|Type||Buddhist monastic order|
Thudhamma Nikaya (Burmese : သုဓမ္မာနိကာယ, IPA: [θudəma̰ nḭkàja̰] ; also spelt Sudhammā Nikāya) is the largest monastic order of monks in Burma, with 85-90% of Burmese monks (250,000) belonging to this order. It is one of 9 legally sanctioned monastic orders (nikaya) in the country, under the 1990 Law Concerning Sangha Organizations. Thudhamma is considered a more pragmatic order than the Shwegyin Nikaya, with looser rules regarding Vinaya regulations and is less hierarchical than the former. Like all the major orders in Burma, Thudhamma Nikaya prohibits monks from engaging in political activity.
Thudhamma Nikaya was founded in the late 18th century by King Bodawpaya, after a series of Sangha reforms by prior Konbaung kings to purify and unite the Sangha. The name 'Thudhamma' comes from the Thudhamma Council (an ecclesiastical organization founded by Bodawpaya), which in turn is named after Mandalay's Thudhamma Zayats, the meeting grounds for the Council.
The office of the Supreme Patriarch (သာသနာပိုင် or Thathanabaing ), similar to the position of Sangharaja in Thailand and Cambodia, dates back to the 13th century, started by the monk Shin Arahan in the Pagan Kingdom. The Thathanabaing was responsible for managing the monastic hierarchy and education at monasteries. In 1784, King Bodawpaya assembled the Thudhamma Council, led by the Thathanapaing and four elders (ထေရ် or thera) to resolve a longstanding issue on the proper wearing of monk's robes (whether one or both shoulders should be exposed). Toward the end of the Konbaung dynasty, the council, which oversaw religious affairs in the kingdom, including the appointment of monastery abbots, Vinaya regulations, discipline of individual monks, and administration of Pali examination, was expanded to include 8 elders.
Sangha is a Sanskrit word used in many Indian languages, including Pali, meaning "association", "assembly", "company" or "community". It was historically used in a political context to denote a governing assembly in a republic or a kingdom. It is used in modern times by groups such as the political party and social movement Rashtriya Seva Sangh. It has long been commonly used by religious associations including by Jains and Sikhs.
Nikāya is a Pāli word meaning "volume". It is often used like the Sanskrit word āgama to mean "collection", "assemblage", "class" or "group" in both Pāḷi and Sanskrit. It is most commonly used in reference to the Buddhist texts of the Sutta Piṭaka but can also refer to the monastic divisions of Theravāda Buddhism.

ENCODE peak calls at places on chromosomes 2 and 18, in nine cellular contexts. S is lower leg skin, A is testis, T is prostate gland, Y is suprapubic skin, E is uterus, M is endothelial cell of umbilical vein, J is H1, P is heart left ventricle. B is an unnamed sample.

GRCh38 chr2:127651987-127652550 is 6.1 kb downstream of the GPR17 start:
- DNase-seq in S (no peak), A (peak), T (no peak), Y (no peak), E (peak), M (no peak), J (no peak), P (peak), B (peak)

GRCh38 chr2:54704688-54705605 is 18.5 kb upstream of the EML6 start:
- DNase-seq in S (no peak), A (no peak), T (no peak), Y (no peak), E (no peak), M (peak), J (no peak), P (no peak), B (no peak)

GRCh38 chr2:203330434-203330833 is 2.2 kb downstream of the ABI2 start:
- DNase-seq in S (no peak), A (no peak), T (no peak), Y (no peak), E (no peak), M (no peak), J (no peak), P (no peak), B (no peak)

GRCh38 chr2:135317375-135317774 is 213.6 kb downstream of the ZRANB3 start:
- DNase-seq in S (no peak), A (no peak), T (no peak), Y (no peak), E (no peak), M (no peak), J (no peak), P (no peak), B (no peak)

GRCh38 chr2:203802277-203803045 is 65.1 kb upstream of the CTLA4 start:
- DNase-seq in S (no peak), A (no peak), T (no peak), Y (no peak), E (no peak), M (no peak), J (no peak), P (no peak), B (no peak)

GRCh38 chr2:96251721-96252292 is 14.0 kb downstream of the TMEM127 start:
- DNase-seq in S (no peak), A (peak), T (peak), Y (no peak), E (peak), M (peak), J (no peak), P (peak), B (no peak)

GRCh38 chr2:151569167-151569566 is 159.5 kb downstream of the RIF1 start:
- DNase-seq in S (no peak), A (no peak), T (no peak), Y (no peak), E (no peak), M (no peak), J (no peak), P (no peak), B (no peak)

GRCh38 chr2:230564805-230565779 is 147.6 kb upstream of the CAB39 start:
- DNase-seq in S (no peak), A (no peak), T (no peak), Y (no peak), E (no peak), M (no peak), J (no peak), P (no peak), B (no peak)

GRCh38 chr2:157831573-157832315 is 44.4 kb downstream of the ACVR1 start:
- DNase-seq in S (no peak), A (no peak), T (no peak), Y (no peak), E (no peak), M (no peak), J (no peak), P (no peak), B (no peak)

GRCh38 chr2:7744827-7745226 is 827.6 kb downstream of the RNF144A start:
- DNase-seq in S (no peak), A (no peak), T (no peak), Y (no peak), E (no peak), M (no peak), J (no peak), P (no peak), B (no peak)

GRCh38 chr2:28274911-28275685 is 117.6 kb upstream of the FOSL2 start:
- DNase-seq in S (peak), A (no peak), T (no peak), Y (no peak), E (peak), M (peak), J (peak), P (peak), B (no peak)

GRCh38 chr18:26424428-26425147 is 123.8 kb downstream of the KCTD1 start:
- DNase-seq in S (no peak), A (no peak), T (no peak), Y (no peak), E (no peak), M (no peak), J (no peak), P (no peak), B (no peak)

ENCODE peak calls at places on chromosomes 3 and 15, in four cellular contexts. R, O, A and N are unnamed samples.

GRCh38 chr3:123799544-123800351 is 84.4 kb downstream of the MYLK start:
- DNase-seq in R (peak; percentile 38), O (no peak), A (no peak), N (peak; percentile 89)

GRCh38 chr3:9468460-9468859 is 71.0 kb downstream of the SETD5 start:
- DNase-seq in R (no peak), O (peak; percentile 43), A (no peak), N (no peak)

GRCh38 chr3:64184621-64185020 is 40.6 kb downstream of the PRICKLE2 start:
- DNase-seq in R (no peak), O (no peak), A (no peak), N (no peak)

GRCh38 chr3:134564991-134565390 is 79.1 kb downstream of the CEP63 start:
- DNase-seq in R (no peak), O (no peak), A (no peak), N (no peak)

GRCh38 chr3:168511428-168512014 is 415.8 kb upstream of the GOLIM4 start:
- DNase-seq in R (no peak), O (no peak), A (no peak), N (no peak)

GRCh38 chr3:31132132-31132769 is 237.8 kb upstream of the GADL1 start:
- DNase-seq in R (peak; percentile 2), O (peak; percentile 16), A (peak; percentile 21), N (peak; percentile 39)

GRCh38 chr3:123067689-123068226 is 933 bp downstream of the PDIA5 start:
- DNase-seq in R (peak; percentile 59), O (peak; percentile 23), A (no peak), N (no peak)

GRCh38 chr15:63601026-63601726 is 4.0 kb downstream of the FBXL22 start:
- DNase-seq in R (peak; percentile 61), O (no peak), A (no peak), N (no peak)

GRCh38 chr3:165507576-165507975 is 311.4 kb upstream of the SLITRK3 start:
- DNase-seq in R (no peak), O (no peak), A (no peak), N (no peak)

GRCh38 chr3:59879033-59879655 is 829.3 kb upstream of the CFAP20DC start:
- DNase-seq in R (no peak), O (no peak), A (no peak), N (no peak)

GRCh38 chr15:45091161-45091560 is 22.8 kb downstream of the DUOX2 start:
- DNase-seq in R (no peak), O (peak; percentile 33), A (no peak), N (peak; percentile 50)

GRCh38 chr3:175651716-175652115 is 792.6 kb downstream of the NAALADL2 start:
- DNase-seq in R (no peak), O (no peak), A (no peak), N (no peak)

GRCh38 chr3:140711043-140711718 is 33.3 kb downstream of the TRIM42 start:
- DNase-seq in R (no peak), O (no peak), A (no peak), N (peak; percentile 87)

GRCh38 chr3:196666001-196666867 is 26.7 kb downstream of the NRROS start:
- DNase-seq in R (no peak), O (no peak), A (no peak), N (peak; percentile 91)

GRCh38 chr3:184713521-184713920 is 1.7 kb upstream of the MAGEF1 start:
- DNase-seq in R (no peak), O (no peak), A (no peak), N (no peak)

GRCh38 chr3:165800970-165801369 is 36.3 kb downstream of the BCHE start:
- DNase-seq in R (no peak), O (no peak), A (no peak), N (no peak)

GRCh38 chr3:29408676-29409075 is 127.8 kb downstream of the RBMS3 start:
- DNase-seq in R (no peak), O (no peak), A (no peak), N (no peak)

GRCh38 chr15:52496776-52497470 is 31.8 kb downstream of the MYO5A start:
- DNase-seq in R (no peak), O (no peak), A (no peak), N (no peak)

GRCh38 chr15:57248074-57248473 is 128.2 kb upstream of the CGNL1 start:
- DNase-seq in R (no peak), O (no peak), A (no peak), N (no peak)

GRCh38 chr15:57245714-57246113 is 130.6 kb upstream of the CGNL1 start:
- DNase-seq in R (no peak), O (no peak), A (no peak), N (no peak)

Dhammayuttika Nikaya, or Thammayut is an order of Theravada Buddhist bhikkhus (monks) in Thailand, Cambodia, and Burma, with significant branches in the Western world. Its name is derived from Pali dhamma + yutti + ka (group). The order began in Thailand as a reform movement led by a prince who would later become King Mongkut of Siam and has come to play a significant political role in Thailand as well.
Sangharaja is the title given in many Theravada Buddhist countries to a senior monk who is the titular head either of a monastic fraternity (nikaya), or of the Sangha throughout the country. This term is often rendered in English as 'Patriarch' or 'Supreme Patriarch'.
Buddhism in Thailand is largely of the Theravada school, which is followed by 94.6 percent of the population. Buddhism in Thailand has also become integrated with folk religion as well as Chinese religions from the large Thai Chinese population. Buddhist temples in Thailand are characterized by tall golden stupas, and the Buddhist architecture of Thailand is similar to that in other Southeast Asian countries, particularly Cambodia and Laos, with which Thailand shares cultural and historical heritage.
The Sangharaja Nikaya is a tradition of Theravada Buddhism, located in Bangladesh.
Buddhism is practiced by 90% of the country's population, and is predominantly of the Theravada tradition. It is the most religious Buddhist country in terms of the proportion of monks in the population and proportion of income spent on religion. Adherents are most likely found among the dominant Bamar people, Shan, Rakhine, Mon, Karen, Zo, and Chinese who are well integrated into Burmese society. Monks, collectively known as the sangha, are venerated members of Burmese society. Among many ethnic groups in Myanmar, including the Bamar and Shan, Theravada Buddhism is practised in conjunction with nat worship, which involves the placation of spirits who can intercede in worldly affairs.
Buddhist monasticism is one of the earliest surviving forms of organized monasticism and one of the fundamental institutions of Buddhism. Monks and nuns, called bhikkhu and bhikkhuni, are responsible for the preservation and dissemination of the Buddha's teaching and the guidance of Buddhist lay people. Three surviving traditions of monastic discipline (Vinaya), govern modern monastic life in different regional traditions: Theravada, Dharmaguptaka, and Mulasarvastivada.